Angola's chief prosecutor on Friday said funds that Isabel dos Santos, who is accused of stealing millions of dollars from state companies, invested in Portugal had been embezzled from her home country.

"Angola believes that the money used for business conducted by Isabel dos Santos in Portugal left Angola by illicit means," Helder Pitta Gros told the RTP television station on a trip to Lisbon.

The accusation comes a day after the tycoon daughter of Angola's ex-president Jose Eduardo dos Santos vowed she would fight what she called "misleading and untrue" allegations which have stretched across Angola's state oil and diamond industries and banks to Lisbon.

Dos Santos has called the allegations 'misleading and untrue'
Dos Santos has called the allegations 'misleading and untrue' AFP / MIGUEL RIOPA

Angola's prosecutors accuse dos Santos of financial crimes during her tenure at Sonangol, Angola's state-owned oil giant which she headed during her father's rule, and charged her with money laundering, influence peddling, harmful management, forgery of documents and more.

Much of the allegedly misappropriated money was invested in Portugal, prosecutors believe.

Gros said this week that dos Santos was among five named suspects, all of them residing abroad.

Angolans call her "the princess", and she is Africa's richest woman according to Forbes, which estimates her assets at $2.1 billion.

Money left Angola 'by illicit means' the chief prosecutor claims
Money left Angola 'by illicit means' the chief prosecutor claims AFP / PATRICIA DE MELO MOREIRA

Hundreds of companies, many based in tax havens such as the British Virgin Islands, are alleged to have helped dos Santos accrue her fortune.

The mounting scandal has prompted scrutiny in Portugal and some of its corporations, especially the small lender EuroBic.

Dos Santos has withdrawn from EuroBic
Dos Santos has withdrawn from EuroBic AFP / PATRICIA DE MELO MOREIRA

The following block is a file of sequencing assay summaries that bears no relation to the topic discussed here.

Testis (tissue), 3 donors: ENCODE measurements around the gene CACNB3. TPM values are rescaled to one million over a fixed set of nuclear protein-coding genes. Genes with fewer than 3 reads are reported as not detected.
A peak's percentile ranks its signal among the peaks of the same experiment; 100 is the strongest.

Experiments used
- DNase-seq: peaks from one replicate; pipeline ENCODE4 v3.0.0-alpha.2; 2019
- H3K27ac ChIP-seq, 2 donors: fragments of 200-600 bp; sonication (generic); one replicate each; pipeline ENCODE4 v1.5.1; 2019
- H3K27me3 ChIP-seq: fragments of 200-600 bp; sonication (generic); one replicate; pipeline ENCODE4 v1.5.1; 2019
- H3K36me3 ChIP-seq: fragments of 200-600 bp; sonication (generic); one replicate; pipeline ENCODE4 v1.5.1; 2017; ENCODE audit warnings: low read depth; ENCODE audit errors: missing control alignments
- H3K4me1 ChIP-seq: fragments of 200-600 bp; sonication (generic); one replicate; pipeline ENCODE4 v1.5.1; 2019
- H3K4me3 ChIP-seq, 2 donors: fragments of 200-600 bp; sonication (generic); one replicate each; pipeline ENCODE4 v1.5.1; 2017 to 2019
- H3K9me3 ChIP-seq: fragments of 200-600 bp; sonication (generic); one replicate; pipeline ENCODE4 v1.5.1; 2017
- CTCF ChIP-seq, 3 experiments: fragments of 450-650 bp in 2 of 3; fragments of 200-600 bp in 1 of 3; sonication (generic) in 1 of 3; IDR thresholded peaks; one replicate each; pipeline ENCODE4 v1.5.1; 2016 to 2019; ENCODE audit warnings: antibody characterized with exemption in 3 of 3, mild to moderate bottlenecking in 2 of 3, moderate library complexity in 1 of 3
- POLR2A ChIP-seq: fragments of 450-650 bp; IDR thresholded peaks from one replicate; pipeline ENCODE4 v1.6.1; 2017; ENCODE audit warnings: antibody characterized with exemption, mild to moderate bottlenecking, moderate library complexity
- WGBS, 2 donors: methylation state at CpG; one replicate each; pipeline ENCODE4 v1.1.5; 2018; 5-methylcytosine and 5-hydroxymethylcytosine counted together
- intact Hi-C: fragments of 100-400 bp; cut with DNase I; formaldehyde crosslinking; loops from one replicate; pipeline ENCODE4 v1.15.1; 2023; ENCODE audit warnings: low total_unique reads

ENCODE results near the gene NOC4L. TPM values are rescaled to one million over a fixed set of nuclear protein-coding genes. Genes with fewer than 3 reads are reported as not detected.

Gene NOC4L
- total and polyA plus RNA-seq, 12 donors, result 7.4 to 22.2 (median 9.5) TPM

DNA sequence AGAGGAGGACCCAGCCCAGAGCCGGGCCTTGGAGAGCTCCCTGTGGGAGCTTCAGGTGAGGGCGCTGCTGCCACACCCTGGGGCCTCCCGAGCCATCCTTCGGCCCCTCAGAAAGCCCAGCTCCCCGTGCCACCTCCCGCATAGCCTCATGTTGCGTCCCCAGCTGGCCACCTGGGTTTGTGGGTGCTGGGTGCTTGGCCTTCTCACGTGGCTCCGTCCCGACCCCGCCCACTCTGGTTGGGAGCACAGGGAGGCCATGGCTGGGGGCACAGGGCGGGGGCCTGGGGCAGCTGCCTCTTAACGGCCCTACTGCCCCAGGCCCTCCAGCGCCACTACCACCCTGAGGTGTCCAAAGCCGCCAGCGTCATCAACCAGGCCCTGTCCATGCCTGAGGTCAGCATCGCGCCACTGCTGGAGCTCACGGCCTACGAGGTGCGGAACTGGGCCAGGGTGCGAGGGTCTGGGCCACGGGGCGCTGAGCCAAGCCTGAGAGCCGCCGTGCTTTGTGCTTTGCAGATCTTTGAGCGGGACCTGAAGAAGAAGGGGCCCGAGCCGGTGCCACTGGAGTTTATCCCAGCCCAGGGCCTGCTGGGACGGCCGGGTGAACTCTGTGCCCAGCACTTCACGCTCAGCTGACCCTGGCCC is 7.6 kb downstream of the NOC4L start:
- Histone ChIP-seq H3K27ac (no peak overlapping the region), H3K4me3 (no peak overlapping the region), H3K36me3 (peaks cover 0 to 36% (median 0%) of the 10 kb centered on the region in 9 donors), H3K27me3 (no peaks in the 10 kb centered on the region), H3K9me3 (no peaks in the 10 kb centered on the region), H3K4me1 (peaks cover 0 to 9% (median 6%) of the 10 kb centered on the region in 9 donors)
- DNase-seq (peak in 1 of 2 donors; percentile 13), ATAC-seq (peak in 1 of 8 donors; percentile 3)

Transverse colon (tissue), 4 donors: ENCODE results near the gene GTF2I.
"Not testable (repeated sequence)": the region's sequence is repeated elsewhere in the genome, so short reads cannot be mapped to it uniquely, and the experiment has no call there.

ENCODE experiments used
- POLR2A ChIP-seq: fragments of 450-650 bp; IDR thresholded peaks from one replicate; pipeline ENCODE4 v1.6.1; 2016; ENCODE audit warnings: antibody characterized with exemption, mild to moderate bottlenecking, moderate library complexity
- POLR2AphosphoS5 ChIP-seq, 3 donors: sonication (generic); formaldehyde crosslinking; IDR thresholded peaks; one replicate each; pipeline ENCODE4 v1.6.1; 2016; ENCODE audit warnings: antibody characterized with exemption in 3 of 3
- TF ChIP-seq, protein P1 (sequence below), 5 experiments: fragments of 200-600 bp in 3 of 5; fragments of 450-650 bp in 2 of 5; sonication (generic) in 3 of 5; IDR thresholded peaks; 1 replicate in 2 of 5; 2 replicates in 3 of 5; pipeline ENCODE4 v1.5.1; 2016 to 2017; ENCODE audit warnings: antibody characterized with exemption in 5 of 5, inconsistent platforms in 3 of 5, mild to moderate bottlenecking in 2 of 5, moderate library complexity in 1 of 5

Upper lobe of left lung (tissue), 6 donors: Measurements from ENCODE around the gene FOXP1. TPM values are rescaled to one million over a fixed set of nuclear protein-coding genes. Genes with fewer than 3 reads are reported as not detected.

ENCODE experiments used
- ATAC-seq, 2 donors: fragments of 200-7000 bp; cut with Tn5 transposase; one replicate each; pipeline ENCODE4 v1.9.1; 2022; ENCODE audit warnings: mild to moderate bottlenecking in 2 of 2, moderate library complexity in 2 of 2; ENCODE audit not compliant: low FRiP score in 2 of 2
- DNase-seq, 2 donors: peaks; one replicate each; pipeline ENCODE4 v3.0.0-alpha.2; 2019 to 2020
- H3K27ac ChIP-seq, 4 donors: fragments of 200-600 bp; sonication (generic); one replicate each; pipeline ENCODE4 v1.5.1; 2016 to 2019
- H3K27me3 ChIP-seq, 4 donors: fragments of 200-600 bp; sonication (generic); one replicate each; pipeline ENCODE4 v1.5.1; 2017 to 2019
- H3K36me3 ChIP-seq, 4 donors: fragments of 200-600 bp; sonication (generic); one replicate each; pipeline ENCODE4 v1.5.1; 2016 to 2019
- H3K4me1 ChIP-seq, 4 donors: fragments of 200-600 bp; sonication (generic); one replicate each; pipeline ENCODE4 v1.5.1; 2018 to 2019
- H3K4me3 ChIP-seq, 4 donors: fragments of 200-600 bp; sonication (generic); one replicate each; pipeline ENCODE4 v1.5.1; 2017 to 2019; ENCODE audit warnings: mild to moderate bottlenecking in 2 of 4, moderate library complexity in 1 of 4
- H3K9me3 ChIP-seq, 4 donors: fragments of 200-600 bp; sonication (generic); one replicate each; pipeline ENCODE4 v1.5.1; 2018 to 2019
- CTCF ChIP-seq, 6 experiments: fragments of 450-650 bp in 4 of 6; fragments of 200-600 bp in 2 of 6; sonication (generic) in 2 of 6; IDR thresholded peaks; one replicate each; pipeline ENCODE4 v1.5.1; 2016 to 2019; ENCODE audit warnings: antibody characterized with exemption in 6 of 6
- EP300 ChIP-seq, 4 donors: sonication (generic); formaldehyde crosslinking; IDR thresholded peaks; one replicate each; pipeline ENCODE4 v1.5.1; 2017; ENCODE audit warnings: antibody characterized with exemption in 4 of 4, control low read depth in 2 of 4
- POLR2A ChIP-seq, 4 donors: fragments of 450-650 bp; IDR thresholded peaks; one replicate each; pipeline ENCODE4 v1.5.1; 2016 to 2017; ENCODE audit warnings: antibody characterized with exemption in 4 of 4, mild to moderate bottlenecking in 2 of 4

EuroBic banker Nuno Ribeiro da Cunha, who local media named as dos Santos's account manager, was found dead at his home by police in Lisbon on Wednesday night.

He had been identified in a worldwide media release of documents dubbed the "Luanda Leaks" and was one of the five suspects named this week.

The leak of more than 715,000 files, published on Sunday by some of the world's top media outlets, suggest the alleged looting was systemic.

Just hours before da Cunha's apparent suicide, Eurobic said that dos Santos had decided to sell her shares in the lender.

Dos Santos has repeatedly denied any wrongdoing and denounced the investigations as politically motivated.

Portugal's energy and electrical engineering group Efacec has also announced that dos Santos wanted to pull her capital out of the company.

In 2015 she bought 65 percent of Efacec, prompting calls by European Union parliamentarians to investigate the source of her funding.

The 46-year-old businesswoman has been furiously defending her empire, claiming her fortune was built on nothing but hard work and fruitful investments.

Angola is still reeling from ex-president dos Santos's 38-year rule during which key positions were awarded to his cronies and wealth amassed by a select few.

Angolan President Joao Lourenco -- Jose Eduardo dos Santos's anointed successor -- has vowed to crack down on corruption and launched a large-scale purge of the dos Santos administration.

Angola is a former Portuguese colony which gained its independence in 1975 after the fall of Portugal's dictatorship the previous year, along with the fellow African colonies of Mozambique, Cape Verde, and Sao Tome and Principe